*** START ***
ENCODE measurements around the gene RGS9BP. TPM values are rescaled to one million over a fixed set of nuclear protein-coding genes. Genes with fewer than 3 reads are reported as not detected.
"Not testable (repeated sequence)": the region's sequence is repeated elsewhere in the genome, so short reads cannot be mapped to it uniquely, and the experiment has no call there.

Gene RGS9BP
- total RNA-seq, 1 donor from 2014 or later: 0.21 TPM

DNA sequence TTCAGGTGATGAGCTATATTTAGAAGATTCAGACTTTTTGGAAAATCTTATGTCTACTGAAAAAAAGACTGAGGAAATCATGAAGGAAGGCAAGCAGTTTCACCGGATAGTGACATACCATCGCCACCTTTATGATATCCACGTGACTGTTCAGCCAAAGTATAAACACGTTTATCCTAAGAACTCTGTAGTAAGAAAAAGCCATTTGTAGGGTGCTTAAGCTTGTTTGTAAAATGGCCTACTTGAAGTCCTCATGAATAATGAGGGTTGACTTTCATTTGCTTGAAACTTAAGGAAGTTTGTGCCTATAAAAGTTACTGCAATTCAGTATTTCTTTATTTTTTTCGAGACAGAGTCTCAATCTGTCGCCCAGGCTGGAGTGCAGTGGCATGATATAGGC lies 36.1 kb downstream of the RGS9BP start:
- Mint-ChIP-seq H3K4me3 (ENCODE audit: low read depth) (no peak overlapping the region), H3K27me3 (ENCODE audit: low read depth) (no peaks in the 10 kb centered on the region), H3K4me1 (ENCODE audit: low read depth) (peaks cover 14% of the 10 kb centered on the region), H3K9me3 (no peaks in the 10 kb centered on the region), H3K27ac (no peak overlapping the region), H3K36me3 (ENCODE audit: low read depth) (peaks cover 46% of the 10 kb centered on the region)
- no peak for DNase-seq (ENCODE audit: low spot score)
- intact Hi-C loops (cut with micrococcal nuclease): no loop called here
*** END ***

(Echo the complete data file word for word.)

ENCODE measurements around the gene RGS9BP. TPM values are rescaled to one million over a fixed set of nuclear protein-coding genes. Genes with fewer than 3 reads are reported as not detected.
"Not testable (repeated sequence)": the region's sequence is repeated elsewhere in the genome, so short reads cannot be mapped to it uniquely, and the experiment has no call there.

Gene RGS9BP
- total RNA-seq, 1 donor from 2014 or later: 0.21 TPM

DNA sequence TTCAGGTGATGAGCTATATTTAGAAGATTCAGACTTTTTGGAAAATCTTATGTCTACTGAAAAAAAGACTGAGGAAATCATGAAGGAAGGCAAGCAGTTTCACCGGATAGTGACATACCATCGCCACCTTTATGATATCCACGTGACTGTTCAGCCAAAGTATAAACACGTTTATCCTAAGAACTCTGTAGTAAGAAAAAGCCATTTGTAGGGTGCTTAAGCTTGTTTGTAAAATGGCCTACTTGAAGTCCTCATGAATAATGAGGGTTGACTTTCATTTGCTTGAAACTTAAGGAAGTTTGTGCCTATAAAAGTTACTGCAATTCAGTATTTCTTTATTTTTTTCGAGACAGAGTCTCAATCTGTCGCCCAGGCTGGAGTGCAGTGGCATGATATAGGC lies 36.1 kb downstream of the RGS9BP start:
- Mint-ChIP-seq H3K4me3 (ENCODE audit: low read depth) (no peak overlapping the region), H3K27me3 (ENCODE audit: low read depth) (no peaks in the 10 kb centered on the region), H3K4me1 (ENCODE audit: low read depth) (peaks cover 14% of the 10 kb centered on the region), H3K9me3 (no peaks in the 10 kb centered on the region), H3K27ac (no peak overlapping the region), H3K36me3 (ENCODE audit: low read depth) (peaks cover 46% of the 10 kb centered on the region)
- no peak for DNase-seq (ENCODE audit: low spot score)
- intact Hi-C loops (cut with micrococcal nuclease): no loop called here